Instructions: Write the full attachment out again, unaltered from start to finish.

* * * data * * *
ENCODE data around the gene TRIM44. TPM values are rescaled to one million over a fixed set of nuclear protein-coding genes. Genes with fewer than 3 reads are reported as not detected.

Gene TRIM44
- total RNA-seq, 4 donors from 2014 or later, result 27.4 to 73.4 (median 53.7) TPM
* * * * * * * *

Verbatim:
ENCODE data around the gene TRIM44. TPM values are rescaled to one million over a fixed set of nuclear protein-coding genes. Genes with fewer than 3 reads are reported as not detected.

Gene TRIM44
- total RNA-seq, 4 donors from 2014 or later, result 27.4 to 73.4 (median 53.7) TPM